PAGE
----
A collective agreement is an agreement between a union and an employer that outlines the terms and conditions of employment for a group of workers. It is also known as a collective bargaining agreement or CBA.
The purpose of a collective agreement is to establish a level of fairness and mutual respect between the employer and the employees. It serves as a legally binding contract that regulates the labor relationship and sets out the terms and conditions of employment including wages, hours, benefits, safety standards, and other working conditions.
Collective agreements are typically negotiated by union representatives who are authorized to act on behalf of the workers they represent. The negotiation process usually involves a series of meetings between the union and the employer, with the ultimate goal of reaching a mutually acceptable agreement.
Once the collective agreement is reached, it is often subject to approval by the workers through a ratification process. This ensures that the workers have a say in the terms and conditions of their employment and that they are satisfied with the agreement.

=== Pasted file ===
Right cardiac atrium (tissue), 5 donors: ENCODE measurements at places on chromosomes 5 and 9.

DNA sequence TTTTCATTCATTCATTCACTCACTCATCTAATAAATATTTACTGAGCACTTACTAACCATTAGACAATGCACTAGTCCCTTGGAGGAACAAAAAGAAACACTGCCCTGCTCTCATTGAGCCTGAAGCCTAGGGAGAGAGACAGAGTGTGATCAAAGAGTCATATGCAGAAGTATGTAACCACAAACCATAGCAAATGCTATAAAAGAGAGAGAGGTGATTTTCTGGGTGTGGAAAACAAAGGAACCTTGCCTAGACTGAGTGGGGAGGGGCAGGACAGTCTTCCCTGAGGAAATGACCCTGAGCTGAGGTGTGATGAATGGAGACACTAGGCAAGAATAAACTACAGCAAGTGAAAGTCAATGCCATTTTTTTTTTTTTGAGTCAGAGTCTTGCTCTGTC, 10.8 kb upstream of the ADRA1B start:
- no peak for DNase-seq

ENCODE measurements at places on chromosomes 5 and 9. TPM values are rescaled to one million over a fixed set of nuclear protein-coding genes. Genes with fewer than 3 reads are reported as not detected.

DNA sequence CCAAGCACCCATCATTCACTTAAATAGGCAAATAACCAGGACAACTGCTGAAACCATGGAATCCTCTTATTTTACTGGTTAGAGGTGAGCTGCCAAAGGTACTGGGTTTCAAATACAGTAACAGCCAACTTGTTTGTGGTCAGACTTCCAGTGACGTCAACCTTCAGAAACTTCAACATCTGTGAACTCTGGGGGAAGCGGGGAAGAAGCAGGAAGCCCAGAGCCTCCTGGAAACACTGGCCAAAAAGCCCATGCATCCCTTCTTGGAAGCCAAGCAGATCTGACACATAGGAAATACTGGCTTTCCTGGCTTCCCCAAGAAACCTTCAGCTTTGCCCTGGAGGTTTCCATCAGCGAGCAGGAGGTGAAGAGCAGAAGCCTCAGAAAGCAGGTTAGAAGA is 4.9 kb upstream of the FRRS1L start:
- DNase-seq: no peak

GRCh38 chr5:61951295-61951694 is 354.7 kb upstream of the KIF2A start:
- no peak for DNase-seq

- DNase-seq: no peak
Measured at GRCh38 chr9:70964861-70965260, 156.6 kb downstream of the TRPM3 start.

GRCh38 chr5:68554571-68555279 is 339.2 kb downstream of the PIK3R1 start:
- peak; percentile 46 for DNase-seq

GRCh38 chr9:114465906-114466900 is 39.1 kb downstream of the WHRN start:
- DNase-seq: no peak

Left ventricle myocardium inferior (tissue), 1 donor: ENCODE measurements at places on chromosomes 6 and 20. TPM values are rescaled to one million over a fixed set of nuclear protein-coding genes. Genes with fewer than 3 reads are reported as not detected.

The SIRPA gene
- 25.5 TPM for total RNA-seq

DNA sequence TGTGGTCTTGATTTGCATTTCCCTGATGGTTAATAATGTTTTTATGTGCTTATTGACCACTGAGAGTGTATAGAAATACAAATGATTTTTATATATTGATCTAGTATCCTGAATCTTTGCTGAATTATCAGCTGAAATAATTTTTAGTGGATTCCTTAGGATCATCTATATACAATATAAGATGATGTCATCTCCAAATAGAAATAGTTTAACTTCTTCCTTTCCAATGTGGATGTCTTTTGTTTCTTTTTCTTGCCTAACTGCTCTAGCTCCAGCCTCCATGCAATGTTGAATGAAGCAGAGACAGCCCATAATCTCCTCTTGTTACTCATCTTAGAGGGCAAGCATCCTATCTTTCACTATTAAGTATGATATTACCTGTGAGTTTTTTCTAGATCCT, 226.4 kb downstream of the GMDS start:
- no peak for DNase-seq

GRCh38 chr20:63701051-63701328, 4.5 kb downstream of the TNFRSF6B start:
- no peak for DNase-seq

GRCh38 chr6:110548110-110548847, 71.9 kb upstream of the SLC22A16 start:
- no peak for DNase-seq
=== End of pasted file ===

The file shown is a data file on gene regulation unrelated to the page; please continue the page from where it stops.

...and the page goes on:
Collective agreements are typically renewed on a periodic basis and often include provisions for resolving disputes that may arise between the employer and the employees. These provisions may include the use of mediation or binding arbitration to resolve conflicts.
In summary, a collective agreement is a legally binding contract between a union and an employer that sets out the terms and conditions of employment for a group of workers. It is negotiated through a process of collective bargaining and serves to establish a level of fairness and mutual respect between the employer and the employees.